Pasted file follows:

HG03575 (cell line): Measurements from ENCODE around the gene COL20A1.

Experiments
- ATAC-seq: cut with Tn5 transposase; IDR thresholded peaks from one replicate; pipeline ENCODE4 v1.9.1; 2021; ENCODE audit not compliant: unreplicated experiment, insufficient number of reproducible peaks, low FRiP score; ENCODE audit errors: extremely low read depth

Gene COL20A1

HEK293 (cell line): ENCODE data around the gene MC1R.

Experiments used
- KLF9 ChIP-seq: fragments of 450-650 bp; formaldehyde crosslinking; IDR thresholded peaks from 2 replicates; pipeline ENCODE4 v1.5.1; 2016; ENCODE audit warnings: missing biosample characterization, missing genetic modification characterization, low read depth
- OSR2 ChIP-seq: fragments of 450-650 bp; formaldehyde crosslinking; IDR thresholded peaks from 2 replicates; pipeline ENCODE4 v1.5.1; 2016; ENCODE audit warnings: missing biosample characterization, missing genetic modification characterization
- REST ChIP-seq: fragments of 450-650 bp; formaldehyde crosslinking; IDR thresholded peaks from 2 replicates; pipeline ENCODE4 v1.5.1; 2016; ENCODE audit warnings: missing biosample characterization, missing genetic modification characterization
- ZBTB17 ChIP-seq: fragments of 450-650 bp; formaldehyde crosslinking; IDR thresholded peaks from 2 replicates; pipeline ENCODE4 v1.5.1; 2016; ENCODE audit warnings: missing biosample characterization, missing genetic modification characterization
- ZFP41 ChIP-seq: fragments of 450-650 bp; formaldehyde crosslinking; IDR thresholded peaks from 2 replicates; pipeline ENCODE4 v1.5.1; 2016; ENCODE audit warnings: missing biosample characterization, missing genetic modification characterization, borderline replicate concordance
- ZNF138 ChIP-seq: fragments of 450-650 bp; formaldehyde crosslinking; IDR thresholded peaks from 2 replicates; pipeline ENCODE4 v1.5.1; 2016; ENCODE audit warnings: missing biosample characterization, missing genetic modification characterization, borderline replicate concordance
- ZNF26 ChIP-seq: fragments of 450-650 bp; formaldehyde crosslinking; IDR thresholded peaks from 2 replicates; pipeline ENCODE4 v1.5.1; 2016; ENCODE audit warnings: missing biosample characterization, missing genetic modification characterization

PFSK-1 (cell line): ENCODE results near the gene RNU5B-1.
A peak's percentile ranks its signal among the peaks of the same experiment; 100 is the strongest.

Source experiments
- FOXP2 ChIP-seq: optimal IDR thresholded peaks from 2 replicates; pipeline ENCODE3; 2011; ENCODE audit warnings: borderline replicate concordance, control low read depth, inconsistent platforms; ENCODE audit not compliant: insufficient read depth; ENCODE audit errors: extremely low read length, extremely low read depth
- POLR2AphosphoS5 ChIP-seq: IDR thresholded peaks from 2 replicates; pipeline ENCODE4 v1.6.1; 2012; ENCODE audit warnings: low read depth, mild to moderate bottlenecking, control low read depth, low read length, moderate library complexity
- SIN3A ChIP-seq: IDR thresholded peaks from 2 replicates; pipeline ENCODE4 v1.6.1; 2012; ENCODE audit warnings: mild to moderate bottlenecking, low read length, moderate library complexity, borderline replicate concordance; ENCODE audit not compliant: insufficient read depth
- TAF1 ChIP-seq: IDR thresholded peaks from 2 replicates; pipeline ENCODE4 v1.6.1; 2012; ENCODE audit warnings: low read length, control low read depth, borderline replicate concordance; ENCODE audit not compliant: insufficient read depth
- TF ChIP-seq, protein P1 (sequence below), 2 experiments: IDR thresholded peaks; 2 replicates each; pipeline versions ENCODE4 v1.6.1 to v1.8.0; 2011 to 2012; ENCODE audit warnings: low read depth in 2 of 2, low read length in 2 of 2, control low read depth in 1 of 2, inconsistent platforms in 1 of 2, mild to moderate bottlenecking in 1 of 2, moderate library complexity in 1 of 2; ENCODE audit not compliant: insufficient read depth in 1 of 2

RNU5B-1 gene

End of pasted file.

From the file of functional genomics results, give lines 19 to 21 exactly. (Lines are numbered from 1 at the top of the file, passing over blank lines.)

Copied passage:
- SIN3A ChIP-seq: IDR thresholded peaks from 2 replicates; pipeline ENCODE4 v1.6.1; 2012; ENCODE audit warnings: mild to moderate bottlenecking, low read length, moderate library complexity, borderline replicate concordance; ENCODE audit not compliant: insufficient read depth
- TAF1 ChIP-seq: IDR thresholded peaks from 2 replicates; pipeline ENCODE4 v1.6.1; 2012; ENCODE audit warnings: low read length, control low read depth, borderline replicate concordance; ENCODE audit not compliant: insufficient read depth
- TF ChIP-seq, protein P1 (sequence below), 2 experiments: IDR thresholded peaks; 2 replicates each; pipeline versions ENCODE4 v1.6.1 to v1.8.0; 2011 to 2012; ENCODE audit warnings: low read depth in 2 of 2, low read length in 2 of 2, control low read depth in 1 of 2, inconsistent platforms in 1 of 2, mild to moderate bottlenecking in 1 of 2, moderate library complexity in 1 of 2; ENCODE audit not compliant: insufficient read depth in 1 of 2